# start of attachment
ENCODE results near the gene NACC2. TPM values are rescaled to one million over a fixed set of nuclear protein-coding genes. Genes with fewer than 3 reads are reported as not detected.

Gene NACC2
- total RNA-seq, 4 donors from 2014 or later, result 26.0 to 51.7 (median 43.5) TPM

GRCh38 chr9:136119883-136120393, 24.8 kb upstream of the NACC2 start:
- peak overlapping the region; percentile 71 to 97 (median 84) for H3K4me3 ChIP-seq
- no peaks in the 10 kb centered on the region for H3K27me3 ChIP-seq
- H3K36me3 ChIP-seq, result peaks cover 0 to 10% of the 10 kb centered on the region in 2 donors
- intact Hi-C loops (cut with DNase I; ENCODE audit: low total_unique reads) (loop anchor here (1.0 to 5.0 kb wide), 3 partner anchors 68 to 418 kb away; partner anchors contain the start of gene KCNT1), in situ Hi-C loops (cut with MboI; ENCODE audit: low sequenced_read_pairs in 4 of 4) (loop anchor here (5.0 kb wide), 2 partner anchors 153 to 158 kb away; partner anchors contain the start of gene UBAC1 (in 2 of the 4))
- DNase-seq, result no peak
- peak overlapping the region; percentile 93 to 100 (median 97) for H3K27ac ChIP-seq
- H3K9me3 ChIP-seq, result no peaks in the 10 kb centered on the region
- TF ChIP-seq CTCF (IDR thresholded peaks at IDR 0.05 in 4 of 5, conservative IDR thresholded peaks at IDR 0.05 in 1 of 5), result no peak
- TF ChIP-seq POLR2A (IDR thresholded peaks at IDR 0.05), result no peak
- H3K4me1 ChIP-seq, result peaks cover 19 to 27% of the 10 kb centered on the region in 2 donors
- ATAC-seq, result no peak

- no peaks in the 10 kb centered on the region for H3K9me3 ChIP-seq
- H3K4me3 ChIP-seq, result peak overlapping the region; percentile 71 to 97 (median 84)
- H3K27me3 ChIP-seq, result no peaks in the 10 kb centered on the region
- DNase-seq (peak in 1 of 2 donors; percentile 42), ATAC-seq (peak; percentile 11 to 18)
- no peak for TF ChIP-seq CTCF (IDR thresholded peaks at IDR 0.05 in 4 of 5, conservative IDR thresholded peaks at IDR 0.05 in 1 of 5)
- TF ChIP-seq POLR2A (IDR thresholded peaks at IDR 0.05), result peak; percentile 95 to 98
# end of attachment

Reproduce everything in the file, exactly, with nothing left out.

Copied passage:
ENCODE results near the gene NACC2. TPM values are rescaled to one million over a fixed set of nuclear protein-coding genes. Genes with fewer than 3 reads are reported as not detected.

Gene NACC2
- total RNA-seq, 4 donors from 2014 or later, result 26.0 to 51.7 (median 43.5) TPM

GRCh38 chr9:136119883-136120393, 24.8 kb upstream of the NACC2 start:
- peak overlapping the region; percentile 71 to 97 (median 84) for H3K4me3 ChIP-seq
- no peaks in the 10 kb centered on the region for H3K27me3 ChIP-seq
- H3K36me3 ChIP-seq, result peaks cover 0 to 10% of the 10 kb centered on the region in 2 donors
- intact Hi-C loops (cut with DNase I; ENCODE audit: low total_unique reads) (loop anchor here (1.0 to 5.0 kb wide), 3 partner anchors 68 to 418 kb away; partner anchors contain the start of gene KCNT1), in situ Hi-C loops (cut with MboI; ENCODE audit: low sequenced_read_pairs in 4 of 4) (loop anchor here (5.0 kb wide), 2 partner anchors 153 to 158 kb away; partner anchors contain the start of gene UBAC1 (in 2 of the 4))
- DNase-seq, result no peak
- peak overlapping the region; percentile 93 to 100 (median 97) for H3K27ac ChIP-seq
- H3K9me3 ChIP-seq, result no peaks in the 10 kb centered on the region
- TF ChIP-seq CTCF (IDR thresholded peaks at IDR 0.05 in 4 of 5, conservative IDR thresholded peaks at IDR 0.05 in 1 of 5), result no peak
- TF ChIP-seq POLR2A (IDR thresholded peaks at IDR 0.05), result no peak
- H3K4me1 ChIP-seq, result peaks cover 19 to 27% of the 10 kb centered on the region in 2 donors
- ATAC-seq, result no peak

- no peaks in the 10 kb centered on the region for H3K9me3 ChIP-seq
- H3K4me3 ChIP-seq, result peak overlapping the region; percentile 71 to 97 (median 84)
- H3K27me3 ChIP-seq, result no peaks in the 10 kb centered on the region
- DNase-seq (peak in 1 of 2 donors; percentile 42), ATAC-seq (peak; percentile 11 to 18)
- no peak for TF ChIP-seq CTCF (IDR thresholded peaks at IDR 0.05 in 4 of 5, conservative IDR thresholded peaks at IDR 0.05 in 1 of 5)
- TF ChIP-seq POLR2A (IDR thresholded peaks at IDR 0.05), result peak; percentile 95 to 98